• Toasting - I have never offered a toast, and tend to do what others do in these circumstances, although I am also comfortable not drinking if I don't feel like it or don't like what's being served
  • Visiting - I usually bring a small gift to people I haven't visited before, often wine, and sometimes to people I know well. This is a habit that Nicole brought back that my parents taught me but I had dropped for many years.
  • Waiting - I strongly agree with this section, and sometimes encourage people to collaborate to thwart those who would ignore it. I do the same thing with highways, and am sometimes incredibly vindictive on the matter

On American issues:

  • Black People - It's a toss-up whether, when exposed to private racism, I'll sit there invisibly fuming or express my ideas. Being from a Southern family, I've had to deal with this often.. When the matter is being discussed by people who don't have ingrained racism, I'm generally pretty open with discussing it, and like to push people to think of racism and cultural identity as separate issues. I am very willing to criticise cultures. I tend to react badly to hearing the term "Nigger", and accept coloured (although it seems stilted), african-american, and black.
  • US Flag - I don't respect flags, even the Hammer and Sickle. I would burn them, rub mud on them, etc, if I wanted to make a point, and otherwise just treat them as other objects.
  • Confederate Flag - It doesn't bother me much, nor does it feel racist to me, although I understand how others feel. While it's does have a historical connection to slavery, I don't think it's inexorably linked, and view it as being analogous to how a lot of wonderful classical music was religiously inspired and funded - I can separate its christian origins from the beauty of the music as much as I can separate southern culture from the slavery angle.
  • Language politics - My ideas on the matter are fairly noncontroversial, although I'm not afraid to talk about them
  • Latino - I exclusively use the terms Hispanic and Latin American, as appropriate.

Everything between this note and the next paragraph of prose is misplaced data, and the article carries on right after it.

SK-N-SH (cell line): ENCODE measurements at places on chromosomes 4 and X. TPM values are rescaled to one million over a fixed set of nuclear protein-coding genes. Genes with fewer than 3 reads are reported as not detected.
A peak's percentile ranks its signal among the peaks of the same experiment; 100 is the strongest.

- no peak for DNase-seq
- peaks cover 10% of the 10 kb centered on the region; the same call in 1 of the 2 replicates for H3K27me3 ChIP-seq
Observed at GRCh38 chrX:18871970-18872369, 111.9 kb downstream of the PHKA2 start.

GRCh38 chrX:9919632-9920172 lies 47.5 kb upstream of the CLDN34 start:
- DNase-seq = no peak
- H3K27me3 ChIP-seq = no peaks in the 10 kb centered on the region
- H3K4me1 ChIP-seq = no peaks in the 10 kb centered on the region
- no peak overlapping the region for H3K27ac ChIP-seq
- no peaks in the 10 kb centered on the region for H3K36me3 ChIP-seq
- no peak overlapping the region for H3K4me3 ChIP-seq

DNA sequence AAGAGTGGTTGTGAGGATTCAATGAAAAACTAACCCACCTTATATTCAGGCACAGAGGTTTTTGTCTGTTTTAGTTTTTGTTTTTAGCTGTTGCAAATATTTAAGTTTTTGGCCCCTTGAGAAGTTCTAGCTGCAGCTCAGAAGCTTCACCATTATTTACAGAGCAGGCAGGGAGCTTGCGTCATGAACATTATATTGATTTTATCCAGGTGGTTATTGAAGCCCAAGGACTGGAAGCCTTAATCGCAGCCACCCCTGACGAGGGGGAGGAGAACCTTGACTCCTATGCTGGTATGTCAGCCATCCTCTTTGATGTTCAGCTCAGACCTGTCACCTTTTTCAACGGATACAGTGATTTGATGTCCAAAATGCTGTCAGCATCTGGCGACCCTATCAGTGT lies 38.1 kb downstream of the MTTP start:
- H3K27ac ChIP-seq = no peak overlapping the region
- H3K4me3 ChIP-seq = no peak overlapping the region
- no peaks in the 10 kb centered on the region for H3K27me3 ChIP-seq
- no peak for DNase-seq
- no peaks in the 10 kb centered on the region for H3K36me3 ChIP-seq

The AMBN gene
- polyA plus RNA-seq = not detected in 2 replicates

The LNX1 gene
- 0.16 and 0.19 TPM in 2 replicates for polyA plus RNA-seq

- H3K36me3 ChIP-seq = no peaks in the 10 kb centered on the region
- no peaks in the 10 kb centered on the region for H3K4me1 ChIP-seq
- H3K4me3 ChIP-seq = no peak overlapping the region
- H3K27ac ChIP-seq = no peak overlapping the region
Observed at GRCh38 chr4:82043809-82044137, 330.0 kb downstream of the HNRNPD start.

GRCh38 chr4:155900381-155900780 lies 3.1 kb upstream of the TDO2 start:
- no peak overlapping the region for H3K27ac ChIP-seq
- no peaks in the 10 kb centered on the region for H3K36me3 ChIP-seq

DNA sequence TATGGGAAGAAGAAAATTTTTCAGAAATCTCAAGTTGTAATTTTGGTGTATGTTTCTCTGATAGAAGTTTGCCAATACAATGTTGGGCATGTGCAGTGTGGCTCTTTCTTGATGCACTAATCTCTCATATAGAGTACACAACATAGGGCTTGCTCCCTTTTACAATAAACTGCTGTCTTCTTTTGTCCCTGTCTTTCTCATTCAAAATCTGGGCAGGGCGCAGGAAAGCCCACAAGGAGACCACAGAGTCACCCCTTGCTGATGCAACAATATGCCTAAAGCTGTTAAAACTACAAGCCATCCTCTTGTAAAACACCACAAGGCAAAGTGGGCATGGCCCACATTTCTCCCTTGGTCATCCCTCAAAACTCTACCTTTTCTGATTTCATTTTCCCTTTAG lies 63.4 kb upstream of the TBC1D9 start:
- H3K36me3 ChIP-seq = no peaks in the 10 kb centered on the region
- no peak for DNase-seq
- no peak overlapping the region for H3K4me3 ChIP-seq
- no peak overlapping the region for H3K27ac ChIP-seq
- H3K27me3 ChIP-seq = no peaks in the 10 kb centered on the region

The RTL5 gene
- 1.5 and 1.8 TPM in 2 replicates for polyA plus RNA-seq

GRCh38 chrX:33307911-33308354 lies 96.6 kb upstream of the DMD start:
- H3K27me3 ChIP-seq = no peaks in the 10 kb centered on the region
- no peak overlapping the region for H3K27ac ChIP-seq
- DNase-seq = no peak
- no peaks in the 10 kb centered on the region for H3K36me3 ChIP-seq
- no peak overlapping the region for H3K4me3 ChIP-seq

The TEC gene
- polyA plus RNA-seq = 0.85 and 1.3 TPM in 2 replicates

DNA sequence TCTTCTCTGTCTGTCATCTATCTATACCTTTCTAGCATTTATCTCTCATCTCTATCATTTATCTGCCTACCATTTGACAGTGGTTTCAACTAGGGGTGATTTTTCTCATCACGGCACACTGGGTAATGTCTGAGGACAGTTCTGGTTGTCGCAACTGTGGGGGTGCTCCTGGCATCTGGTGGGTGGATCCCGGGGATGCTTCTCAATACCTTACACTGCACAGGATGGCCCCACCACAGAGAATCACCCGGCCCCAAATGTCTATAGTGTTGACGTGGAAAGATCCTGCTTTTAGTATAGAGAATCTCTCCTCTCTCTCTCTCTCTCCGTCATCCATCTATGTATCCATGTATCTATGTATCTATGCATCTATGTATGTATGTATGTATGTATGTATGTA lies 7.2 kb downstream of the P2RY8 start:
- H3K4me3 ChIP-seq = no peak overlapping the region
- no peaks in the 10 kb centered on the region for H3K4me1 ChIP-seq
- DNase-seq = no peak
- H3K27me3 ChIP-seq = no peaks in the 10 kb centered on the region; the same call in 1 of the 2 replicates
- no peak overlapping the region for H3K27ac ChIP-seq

• Native Americans - I reject "demands of respect" for any culture - respect is given, not demanded. I think the casinos are a blight on the nation, and while I regret the disgusting past tied to manifest destiny, I don't think the current situation regarding them works very well - I would rather have legal integration or greater amounts of "border"-ism, as decided by each community. I exclusively use the term Amerindian.
  • Yankee - I use Yankee (or Yank) for the north (Idaho and east) and Dixie for the south (Nevada and east), and don't tend to think of the west coast, Alaska, or Hawai'i as either. I tend to be mildly irritated at being called a Yank by others, as much as being assumed to be a Christian by people who are of some non-Christian group, and have been known to correct people on the matter. I understand though that unlike the christian matter (some Jewish and Muslim people assume I am, but it's a very clear matter of fact that I am not a Christian in that I haven't seen any definitions of the term that are real contenders that can paint someone who doesn't believe in any gods and thinks Jesus's teachings were both dangerous and poor as a christian), there is a definitional matter at stake - if someone decided to stick to their guns on the Yankee = American definition, I'd be ok with it in the end because I think it's generally lousy to tell someone how to define terms if their system seems sane.
That's all. As mentioned before, this is in a cut,so as not to fill everyone's readers/friendslists with the long commentary.